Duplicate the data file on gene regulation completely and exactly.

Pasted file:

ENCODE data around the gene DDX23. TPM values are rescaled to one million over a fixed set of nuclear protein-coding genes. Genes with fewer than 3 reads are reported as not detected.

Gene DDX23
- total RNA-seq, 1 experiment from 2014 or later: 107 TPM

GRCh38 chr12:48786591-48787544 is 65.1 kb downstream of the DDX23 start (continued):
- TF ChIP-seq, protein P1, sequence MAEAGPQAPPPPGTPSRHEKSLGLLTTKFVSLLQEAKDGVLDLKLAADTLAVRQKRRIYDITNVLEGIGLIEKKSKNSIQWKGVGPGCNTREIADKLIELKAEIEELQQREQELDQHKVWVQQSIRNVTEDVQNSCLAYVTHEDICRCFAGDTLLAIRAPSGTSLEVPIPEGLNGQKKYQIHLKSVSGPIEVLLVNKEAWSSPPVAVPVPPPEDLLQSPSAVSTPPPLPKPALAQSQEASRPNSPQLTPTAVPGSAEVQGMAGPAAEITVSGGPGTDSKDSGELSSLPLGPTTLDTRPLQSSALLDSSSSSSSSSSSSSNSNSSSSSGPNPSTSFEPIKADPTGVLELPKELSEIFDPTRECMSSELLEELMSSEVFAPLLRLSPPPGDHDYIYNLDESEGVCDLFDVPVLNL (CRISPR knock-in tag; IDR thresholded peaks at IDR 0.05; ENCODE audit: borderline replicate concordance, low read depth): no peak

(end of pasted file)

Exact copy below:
ENCODE data around the gene DDX23. TPM values are rescaled to one million over a fixed set of nuclear protein-coding genes. Genes with fewer than 3 reads are reported as not detected.

Gene DDX23
- total RNA-seq, 1 experiment from 2014 or later: 107 TPM

GRCh38 chr12:48786591-48787544 is 65.1 kb downstream of the DDX23 start (continued):
- TF ChIP-seq, protein P1, sequence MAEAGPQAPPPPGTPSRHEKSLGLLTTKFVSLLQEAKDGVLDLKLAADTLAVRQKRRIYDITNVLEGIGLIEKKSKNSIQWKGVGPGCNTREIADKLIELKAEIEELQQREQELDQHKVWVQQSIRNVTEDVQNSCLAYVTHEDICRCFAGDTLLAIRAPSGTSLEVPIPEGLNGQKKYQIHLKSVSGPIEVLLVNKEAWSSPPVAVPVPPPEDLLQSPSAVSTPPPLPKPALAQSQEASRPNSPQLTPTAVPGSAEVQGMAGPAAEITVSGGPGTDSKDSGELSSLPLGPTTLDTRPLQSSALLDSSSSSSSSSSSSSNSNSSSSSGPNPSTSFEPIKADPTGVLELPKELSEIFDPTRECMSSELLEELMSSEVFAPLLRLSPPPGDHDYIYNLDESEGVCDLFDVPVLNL (CRISPR knock-in tag; IDR thresholded peaks at IDR 0.05; ENCODE audit: borderline replicate concordance, low read depth): no peak